“It’s funny because you never know where these pieces go,” says Shrigley gazing at his artworks. “I forget what I’ve done because I make a lot of work on paper.” Shrigley is known for a simple, cartoonish style with hand-rendered text, realised in drawings, paintings, sculptures and installations that comment on the everyday, from personal observations to political statements.
Shrigley works with Jealous Gallery in London, and finds the screen-making process “amazing”. “They do two screens for the sheen of the paint, replicating the brushstrokes and acrylic paint. It’s mind-boggling, and so good that quite often the only way I can distinguish between the original and a print is by touch,” he admits.
Murray began collecting Shrigley’s work after seeing the image of a small black dog (the artist’s beloved schnauzer, Inka) with a red ball, captioned, “His relationship with the ball is more complicated than it first appears.” Murray bought the piece: “It’s placed just outside our bedroom at the top of the staircase. We have a terrier and the way he carries on with tennis balls is mental.”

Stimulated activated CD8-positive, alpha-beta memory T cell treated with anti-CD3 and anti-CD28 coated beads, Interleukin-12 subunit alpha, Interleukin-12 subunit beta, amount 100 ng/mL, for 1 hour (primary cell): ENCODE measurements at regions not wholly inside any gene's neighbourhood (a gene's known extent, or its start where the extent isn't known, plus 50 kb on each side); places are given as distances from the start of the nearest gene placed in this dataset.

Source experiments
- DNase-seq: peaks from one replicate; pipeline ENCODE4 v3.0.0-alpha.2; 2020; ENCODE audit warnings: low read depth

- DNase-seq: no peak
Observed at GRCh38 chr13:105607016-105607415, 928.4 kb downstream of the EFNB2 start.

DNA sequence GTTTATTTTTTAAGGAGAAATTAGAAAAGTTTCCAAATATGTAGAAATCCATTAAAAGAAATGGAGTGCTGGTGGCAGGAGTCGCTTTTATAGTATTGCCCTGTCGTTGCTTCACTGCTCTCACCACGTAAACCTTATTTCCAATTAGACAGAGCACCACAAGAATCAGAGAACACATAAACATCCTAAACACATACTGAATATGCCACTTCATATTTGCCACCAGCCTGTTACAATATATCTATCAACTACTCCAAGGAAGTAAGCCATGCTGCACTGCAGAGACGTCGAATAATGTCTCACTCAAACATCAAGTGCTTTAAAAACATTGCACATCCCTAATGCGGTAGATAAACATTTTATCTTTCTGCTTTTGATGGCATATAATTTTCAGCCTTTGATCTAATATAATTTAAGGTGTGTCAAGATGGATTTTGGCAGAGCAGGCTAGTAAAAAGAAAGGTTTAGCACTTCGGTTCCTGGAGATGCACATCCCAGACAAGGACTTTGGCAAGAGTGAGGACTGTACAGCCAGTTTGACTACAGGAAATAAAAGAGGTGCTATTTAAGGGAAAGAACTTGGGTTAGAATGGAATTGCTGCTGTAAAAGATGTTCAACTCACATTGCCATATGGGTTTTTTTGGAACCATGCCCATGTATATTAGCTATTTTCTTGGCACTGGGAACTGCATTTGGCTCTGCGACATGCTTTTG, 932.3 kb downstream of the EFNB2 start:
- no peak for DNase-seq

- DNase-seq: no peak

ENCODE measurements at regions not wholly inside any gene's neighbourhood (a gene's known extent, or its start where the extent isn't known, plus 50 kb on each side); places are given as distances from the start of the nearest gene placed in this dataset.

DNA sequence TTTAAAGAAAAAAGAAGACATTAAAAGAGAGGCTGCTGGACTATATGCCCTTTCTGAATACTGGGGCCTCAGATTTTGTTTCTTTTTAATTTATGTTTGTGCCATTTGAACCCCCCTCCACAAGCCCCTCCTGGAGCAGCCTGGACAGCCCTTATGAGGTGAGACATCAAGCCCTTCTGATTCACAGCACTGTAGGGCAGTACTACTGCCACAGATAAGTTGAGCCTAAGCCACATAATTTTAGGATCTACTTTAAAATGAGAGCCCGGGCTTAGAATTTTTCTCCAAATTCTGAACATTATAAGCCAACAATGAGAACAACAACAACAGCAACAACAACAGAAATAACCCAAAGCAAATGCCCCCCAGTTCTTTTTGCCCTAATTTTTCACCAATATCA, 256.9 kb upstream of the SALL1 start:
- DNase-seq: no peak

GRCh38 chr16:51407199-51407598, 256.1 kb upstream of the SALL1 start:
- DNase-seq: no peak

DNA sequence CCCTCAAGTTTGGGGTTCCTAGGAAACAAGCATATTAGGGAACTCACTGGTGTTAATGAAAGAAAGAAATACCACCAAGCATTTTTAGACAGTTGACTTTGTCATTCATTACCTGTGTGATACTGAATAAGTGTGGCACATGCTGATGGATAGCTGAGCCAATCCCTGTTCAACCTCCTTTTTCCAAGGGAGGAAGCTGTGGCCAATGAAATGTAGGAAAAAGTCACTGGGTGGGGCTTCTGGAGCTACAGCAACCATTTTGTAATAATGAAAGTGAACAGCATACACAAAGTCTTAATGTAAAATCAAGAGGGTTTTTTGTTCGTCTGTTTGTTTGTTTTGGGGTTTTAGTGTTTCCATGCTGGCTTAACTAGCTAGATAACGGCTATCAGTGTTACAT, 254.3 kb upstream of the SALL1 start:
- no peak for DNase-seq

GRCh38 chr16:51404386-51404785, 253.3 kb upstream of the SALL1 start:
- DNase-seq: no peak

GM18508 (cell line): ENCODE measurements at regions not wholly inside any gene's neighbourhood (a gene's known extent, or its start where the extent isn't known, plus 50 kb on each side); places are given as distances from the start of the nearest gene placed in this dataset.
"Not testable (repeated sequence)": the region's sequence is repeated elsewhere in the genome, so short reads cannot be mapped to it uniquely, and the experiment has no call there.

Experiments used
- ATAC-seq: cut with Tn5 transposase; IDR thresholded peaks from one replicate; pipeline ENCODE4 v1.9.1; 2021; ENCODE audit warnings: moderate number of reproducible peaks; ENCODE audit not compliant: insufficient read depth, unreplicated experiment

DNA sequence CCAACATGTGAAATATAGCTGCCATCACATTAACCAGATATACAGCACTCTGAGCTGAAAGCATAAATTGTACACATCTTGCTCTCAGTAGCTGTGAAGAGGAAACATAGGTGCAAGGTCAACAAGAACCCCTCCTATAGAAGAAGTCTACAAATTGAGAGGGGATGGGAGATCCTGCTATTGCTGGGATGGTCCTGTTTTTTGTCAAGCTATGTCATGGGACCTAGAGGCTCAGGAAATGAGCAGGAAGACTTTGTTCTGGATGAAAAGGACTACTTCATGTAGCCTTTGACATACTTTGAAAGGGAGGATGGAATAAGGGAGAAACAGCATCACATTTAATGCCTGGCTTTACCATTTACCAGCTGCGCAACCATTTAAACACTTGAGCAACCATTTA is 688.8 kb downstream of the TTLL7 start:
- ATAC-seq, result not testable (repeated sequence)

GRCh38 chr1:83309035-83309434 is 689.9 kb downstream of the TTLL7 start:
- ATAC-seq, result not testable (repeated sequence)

It was Inka that first inspired Shrigley’s 2021 project Mayfair Tennis Ball Exchange at Mayfair’s Stephen Friedman Gallery, for which he displayed 12,166 pristine tennis balls equal distances apart on purpose-built shelving. “It was like a dadaist shop where you were invited to exchange something that, to all intents and purposes, was exactly the same as the thing you were swapping it for,” recalls Shrigley. “I’d envisaged people would bring a skanky ball, covered in dog spit and dirt, and exchange it for a nice new one, changing the exhibit very subtly over time. What actually happened is that people made art on their tennis balls and so it became a weird art exhibition. What one has to realise about the public is that you cannot predict what they will do. But if you are genuinely engaged with them, you have to accept the outcome.”
The next iteration of the Tennis Ball Exchange will be installed at the National Gallery of Victoria in Melbourne, Australia, in January 2024, to coincide with the Australian Open. Murray hopes to be amongst the patrons. “It’s one of my favourite tournaments and I adore Melbourne,” he smiles.